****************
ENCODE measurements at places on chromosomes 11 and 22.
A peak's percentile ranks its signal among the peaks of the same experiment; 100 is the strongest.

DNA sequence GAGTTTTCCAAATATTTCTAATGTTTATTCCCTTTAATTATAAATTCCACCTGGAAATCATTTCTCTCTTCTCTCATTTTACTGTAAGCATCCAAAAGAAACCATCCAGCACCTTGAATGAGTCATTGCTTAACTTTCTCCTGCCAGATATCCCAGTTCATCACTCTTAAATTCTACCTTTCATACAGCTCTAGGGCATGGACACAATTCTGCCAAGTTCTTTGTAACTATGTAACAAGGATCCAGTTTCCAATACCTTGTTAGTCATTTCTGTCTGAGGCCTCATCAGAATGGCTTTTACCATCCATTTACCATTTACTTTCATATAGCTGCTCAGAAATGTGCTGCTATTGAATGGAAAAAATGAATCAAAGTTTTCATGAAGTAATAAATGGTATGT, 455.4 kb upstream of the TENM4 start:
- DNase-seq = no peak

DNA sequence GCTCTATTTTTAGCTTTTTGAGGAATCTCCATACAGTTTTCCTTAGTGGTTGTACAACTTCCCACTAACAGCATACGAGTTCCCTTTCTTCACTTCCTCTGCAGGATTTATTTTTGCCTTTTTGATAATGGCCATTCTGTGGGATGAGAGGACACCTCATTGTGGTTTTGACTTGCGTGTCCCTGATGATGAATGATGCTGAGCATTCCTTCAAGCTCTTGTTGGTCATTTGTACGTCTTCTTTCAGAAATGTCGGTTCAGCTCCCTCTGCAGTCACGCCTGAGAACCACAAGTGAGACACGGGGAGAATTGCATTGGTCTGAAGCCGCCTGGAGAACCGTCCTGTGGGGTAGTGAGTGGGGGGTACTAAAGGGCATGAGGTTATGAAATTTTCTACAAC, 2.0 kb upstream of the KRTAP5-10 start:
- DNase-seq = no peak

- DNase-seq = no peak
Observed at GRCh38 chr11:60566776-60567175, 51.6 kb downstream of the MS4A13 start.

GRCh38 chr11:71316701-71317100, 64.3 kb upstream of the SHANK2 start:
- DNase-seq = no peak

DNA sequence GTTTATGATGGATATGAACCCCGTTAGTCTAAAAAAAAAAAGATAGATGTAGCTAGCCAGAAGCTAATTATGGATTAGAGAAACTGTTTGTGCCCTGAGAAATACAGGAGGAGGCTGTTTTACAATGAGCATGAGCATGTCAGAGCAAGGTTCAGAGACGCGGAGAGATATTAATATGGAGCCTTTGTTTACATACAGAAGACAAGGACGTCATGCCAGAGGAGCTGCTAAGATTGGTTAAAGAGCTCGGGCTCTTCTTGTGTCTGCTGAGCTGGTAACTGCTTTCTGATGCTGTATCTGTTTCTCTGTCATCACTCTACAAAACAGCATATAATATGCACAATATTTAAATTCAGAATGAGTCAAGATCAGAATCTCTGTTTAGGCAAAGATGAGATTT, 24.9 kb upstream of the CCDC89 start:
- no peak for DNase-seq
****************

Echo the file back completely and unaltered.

ENCODE measurements at places on chromosomes 11 and 22.
A peak's percentile ranks its signal among the peaks of the same experiment; 100 is the strongest.

DNA sequence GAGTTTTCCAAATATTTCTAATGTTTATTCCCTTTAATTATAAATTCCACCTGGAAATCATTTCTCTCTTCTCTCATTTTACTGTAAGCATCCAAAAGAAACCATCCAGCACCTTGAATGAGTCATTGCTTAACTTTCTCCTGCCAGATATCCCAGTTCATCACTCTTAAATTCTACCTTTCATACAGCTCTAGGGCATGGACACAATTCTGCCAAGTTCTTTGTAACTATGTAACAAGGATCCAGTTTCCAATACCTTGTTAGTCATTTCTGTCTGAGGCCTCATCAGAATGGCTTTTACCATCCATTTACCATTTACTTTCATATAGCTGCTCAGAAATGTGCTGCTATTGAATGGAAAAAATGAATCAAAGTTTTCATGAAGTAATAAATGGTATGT, 455.4 kb upstream of the TENM4 start:
- DNase-seq = no peak

DNA sequence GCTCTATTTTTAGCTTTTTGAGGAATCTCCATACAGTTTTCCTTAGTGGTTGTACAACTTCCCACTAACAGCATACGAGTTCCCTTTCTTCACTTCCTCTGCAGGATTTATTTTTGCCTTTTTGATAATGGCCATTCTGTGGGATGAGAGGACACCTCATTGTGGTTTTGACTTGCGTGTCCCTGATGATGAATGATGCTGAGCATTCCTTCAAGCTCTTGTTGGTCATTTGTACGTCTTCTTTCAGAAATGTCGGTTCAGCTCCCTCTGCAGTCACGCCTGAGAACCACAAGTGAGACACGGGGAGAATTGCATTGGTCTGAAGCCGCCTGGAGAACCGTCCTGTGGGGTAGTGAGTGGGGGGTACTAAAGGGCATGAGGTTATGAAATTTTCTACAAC, 2.0 kb upstream of the KRTAP5-10 start:
- DNase-seq = no peak

- DNase-seq = no peak
Observed at GRCh38 chr11:60566776-60567175, 51.6 kb downstream of the MS4A13 start.

GRCh38 chr11:71316701-71317100, 64.3 kb upstream of the SHANK2 start:
- DNase-seq = no peak

DNA sequence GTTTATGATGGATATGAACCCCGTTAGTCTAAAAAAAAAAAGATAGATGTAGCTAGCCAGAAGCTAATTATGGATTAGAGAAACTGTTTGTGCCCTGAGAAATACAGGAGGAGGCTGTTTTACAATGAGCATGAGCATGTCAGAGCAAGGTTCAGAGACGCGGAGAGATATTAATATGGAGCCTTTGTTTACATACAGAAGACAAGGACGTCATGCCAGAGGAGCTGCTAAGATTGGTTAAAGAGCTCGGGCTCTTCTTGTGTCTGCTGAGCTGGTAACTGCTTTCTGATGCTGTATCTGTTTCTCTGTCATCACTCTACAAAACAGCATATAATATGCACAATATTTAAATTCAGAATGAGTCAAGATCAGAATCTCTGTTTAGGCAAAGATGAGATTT, 24.9 kb upstream of the CCDC89 start:
- no peak for DNase-seq